From there, each Old Hill transaction is anchored on collateral analysis. All our transactions are secured by identifiable hard and/or financial assets, senior in the capital structure of the issuer, and built with self-liquidation in mind. We fully understand the value and the liquidity of the underlying collateral backstopping a loan facility before we enter it, while low loan-to-value rates help ensure that should a problem arise, our capital is more than likely recoverable.

Finally, we mitigate interest rate risk by usually structuring each deal with floating rate coupons with a floor. For us, the trick is accurately determining the sufficiency of our collateral coverage, while consistently ensuring transactions fit within a discrete set of criteria that delivers the greatest risk-adjusted return.

What sort of investor is drawn to your strategy?

The Old Hill Asset Income Strategy is especially applicable to insurance companies, pensions and foundations, since they generally have long-dated liabilities for which longer-term, illiquid assets are a good fit. Additionally, high net worth individuals, other hedge funds and institutional investors can benefit from what we’re doing, since our strategy is anchored on capital preservation and above average yield, both of which can be hard to come in the current investment landscape.

Investors in this space know that success in the private debt market depends on manager selection. There is no one-size-fits-all, plain vanilla approach – the manager must have a robust process of deal origination, structuring expertise, transaction execution and monitoring capabilities. And they must be fanatical about risk mitigation. We are all of the above.

Why concentrate on small and medium-sized businesses? Aren’t bigger loans to bigger companies better?

Not for us. Larger companies have greater access to capital since the larger loan balances create more competition from traditional and alternative lenders, resulting in lower yields than those to which we are accustomed. We like SME’s because we can understand them and their businesses. Finally, the regulatory constraints mentioned earlier are such that this segment simply offers the most compelling opportunities.

It’s hard to overstate how important these smaller businesses are. They account for nine out of ten companies globally and roughly half the U.S.’s annual GDP. SME’s generate the lion’s share of U.S. economic growth and over 60% of net new job creation. Yet paradoxically, it is precisely these firms that are being shut out of traditional lending. The old saying about the bank being happy to lend you $500,000 if you have $1 million in the bank has never been more apt.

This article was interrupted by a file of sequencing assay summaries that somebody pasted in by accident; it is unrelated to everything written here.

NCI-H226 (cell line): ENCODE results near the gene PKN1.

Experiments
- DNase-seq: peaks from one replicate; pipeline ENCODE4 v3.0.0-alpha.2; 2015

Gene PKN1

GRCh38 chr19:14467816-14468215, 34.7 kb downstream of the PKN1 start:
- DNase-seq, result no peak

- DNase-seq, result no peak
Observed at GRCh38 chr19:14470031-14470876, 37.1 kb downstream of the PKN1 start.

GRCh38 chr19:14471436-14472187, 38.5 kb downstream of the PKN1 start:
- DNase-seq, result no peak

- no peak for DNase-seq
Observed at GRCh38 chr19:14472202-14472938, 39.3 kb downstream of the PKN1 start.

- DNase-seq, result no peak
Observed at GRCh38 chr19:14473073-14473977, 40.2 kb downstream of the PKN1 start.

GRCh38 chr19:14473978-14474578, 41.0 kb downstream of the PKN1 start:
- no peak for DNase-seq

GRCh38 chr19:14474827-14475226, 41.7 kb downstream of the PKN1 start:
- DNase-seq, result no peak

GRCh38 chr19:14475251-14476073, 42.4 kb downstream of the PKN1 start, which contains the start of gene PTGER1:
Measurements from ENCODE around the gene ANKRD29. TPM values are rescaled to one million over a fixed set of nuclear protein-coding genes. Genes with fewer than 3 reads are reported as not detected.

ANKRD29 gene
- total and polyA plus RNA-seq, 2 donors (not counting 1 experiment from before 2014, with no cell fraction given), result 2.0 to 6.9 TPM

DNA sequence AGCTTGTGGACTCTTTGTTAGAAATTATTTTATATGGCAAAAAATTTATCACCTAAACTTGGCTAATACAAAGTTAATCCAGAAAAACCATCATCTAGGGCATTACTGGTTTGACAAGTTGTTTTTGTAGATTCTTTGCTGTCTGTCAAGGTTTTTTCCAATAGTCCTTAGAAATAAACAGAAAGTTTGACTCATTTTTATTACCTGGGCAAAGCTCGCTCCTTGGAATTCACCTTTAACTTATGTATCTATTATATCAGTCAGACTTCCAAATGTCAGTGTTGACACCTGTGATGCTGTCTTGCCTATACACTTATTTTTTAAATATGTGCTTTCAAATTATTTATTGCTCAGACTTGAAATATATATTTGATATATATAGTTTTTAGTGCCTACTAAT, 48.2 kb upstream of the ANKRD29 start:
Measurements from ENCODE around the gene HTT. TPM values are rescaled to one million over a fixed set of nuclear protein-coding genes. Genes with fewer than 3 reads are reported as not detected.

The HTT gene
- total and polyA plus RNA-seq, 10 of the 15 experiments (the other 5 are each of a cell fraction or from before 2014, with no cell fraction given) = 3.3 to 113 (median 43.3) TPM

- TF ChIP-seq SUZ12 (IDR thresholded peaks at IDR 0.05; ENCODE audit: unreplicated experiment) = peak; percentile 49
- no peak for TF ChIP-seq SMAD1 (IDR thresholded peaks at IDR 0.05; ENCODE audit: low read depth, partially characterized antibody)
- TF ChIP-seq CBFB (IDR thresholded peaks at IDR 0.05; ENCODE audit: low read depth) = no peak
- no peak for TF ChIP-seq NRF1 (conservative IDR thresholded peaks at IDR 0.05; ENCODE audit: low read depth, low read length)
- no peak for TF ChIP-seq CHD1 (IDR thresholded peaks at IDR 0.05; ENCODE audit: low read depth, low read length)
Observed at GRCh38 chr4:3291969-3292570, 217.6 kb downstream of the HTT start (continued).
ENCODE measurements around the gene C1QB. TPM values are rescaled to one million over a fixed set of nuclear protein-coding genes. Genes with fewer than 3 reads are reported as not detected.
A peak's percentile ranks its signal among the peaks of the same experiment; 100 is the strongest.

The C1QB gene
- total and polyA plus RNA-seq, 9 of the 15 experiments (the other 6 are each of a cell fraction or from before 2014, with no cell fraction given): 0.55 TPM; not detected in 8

What are your thoughts on the macro environment? How will rising interest rates affect Old Hill’s private lending strategy?

First, we think the economic foundation underpinning U.S. businesses will remain strong, especially within the SME segment in which we operate.

Secondly, we’re not convinced the Federal Reserve will start normalizing interest rate policy this year. A 2016 date is more likely, given what’s happened with the dollar. At the same time, the collapse in energy prices will start to percolate through to SMEs by the end of this year, which should improve the operating environment even more.

Thirdly, upticks in benchmark yields, when they come, will happen at a measured pace. For the foreseeable future, this means fixed-income investors will remain interested in products that generate significantly higher risk-adjusted returns, uncorrelated to other asset classes, that don’t carry mark-to-market risk.

Finally, the benefits of private debt investing are fairly evergreen. We’ve been doing this for a long time, through rising and falling rate cycles and everything in between. Private debt managers like us offer investors stable income in the form of current, floating-rate coupon payments from very transparent, thoughtfully structured transactions. If we’ve done our job and our homework, these transactions result in returns that tend to be less volatile and higher than their public market equivalents. Done correctly, private debt should be an integral part of every investor’s portfolios.